3. Does any other book fulfill this purpose better?
4. What other programming books first published in the mid 1980s are still relevant today?
5. Could the concepts in this book have been presented any better in a language other than Scheme?
6. Who is al? Why is his name in lowercase?
The real point is to teach some very core foundations of computer science that show up everywhere. For example, supposedly revolutionary XML looks a heck of a lot like a nested scheme list, first described in 1960. And processing an active server page (or Java server page) is very much like the textbook's specialized language evaluator. Finally, c++ polymorphism through vtables and part of Microsoft's COM mechanics are the exact same thing as the book's data-directed programming section.
This is very deep material for a programming newbie to learn outside a course, but for an experienced nerd who's looking for a systematic framework, it's absolutely terrific. I had done lots of lisp and compiler work before reading the book, so many of the concepts were not new. But it's with this framework in mind that I learn new technologies, and this approach greatly speeds up how long it takes to understand each week's "new" hot product/language/tool/mindset. Put another way: why do so many popular computer books take 1000 pages to describe a few trivial concepts?
I discovered it about 10 years into my career in software, on a recommendation from a friend from MIT where it is used for the introductory CompSci course (6.001). Originally, I didn't think a book used in a first course of computer science can contain anything I didn't know already. In the end, I ended up getting Scheme (the LISP variant used for exercises in the book) and spent almost two months working through the exercises in the book. Why? Because it challenged and changed the way I think about software.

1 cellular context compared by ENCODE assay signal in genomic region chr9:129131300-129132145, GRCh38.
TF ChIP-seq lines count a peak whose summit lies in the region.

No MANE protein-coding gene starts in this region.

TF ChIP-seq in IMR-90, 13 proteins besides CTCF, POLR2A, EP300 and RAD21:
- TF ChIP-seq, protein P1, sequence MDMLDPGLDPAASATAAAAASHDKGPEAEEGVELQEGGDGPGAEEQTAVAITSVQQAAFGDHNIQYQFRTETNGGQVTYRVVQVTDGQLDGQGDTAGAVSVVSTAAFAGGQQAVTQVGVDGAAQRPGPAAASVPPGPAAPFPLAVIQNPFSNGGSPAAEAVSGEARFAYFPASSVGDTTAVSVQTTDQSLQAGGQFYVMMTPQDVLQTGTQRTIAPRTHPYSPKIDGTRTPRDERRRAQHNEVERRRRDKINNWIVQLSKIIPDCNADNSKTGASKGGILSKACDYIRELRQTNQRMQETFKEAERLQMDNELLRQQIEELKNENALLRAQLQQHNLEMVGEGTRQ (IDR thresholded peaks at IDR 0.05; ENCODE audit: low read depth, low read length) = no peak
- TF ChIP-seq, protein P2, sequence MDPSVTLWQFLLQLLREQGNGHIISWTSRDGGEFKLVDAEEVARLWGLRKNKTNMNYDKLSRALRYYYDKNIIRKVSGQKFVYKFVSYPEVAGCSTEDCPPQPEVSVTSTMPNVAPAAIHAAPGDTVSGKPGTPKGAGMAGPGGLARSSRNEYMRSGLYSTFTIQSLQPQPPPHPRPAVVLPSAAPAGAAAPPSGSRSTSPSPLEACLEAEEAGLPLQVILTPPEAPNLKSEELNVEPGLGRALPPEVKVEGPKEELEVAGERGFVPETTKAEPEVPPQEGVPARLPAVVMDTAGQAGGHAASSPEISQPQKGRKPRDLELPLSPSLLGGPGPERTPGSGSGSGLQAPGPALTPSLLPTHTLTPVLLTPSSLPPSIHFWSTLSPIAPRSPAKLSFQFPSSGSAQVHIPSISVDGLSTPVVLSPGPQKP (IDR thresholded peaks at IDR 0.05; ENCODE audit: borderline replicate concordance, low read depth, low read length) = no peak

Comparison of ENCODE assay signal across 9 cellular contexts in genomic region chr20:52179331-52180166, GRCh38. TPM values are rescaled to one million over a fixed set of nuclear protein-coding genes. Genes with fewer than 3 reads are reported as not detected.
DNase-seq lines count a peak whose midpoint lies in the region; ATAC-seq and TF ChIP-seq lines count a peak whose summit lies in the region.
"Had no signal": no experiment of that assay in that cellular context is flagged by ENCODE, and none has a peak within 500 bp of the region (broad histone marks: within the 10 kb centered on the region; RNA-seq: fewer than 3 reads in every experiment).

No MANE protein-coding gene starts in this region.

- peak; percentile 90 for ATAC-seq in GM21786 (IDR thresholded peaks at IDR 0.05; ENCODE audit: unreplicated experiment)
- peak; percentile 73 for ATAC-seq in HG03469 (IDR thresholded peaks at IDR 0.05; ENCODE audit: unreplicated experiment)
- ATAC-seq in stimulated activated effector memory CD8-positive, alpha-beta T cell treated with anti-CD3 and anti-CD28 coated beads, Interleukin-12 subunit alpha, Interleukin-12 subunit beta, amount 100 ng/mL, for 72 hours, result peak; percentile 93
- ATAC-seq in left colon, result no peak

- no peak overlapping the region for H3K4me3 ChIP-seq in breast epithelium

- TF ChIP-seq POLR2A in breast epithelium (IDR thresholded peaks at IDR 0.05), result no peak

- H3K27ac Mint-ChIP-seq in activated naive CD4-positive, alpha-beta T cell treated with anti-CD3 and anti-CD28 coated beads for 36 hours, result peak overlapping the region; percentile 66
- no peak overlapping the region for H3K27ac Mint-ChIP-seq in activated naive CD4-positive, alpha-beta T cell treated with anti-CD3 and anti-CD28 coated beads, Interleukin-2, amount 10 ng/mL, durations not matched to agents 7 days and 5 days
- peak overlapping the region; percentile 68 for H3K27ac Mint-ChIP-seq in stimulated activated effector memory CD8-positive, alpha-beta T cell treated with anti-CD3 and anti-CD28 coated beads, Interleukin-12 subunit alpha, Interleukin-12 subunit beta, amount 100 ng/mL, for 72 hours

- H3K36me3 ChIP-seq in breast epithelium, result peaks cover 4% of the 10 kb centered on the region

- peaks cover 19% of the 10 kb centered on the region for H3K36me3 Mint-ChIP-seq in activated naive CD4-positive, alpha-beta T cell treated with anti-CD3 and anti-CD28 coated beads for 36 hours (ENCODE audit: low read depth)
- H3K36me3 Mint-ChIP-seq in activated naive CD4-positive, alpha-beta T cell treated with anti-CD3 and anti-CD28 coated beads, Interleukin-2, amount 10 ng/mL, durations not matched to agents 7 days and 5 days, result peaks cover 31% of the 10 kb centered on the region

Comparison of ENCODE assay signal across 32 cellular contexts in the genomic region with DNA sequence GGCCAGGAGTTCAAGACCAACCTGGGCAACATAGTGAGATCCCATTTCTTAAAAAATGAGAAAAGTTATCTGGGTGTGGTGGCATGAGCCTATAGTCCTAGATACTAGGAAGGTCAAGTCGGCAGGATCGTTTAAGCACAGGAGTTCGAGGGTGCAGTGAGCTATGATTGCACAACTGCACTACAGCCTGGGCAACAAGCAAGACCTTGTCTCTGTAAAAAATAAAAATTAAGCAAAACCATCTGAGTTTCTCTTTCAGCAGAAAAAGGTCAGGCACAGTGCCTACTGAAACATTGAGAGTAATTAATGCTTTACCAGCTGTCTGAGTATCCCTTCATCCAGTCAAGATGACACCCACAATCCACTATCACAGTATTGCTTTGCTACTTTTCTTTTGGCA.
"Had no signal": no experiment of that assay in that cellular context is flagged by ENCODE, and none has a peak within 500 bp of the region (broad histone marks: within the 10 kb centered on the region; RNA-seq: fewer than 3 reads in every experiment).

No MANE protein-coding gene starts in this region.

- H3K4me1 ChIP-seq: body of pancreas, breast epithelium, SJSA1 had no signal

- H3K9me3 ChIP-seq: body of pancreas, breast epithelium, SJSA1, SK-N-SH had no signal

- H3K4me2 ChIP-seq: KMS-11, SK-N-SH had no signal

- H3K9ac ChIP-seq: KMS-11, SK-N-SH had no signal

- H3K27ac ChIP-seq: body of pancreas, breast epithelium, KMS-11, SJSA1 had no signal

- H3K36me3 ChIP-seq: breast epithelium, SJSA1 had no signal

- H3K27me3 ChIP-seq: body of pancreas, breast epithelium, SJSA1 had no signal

Over the years, my thinking was influenced by Wirth's Pascal (abstract data types), later by the C/C++/Java people (K&R, Stroustrup,Gosling) and the OO people (GoF). But Abelson and Sussman presented a richer and more powerful approach - software systems as layers of languages and linguistic abstractions, with linguistic abstractions serving primarily as means of formulating and exploring problems and, only then, as means of specifying algorithms for computers to execute. They get that point across by providing reasonably challenging exercises in LISP using first functional programming (the lambda is fun!!), then data abstractions and generic programming (you end up writing a symbolic algebra program), followed by objects and state (the delayed stream approach is really nice). At this point you are about half way through the book but the really interesting stuff is ahead: first modifying the LISP evaluator to implement lazy evaluation and non-deterministic computing, and finally, implementing the evaluator on register machines.
While working my way through the book, I went through the MIT 6.001 course materials on the MIT OCW website, as well as the Berkeley SICP course which are both based on this book. Both courses are, no doubt, excellent, but in the end I found the best approach for me was to simply stick with the Abelson and Sussman and do the exercises.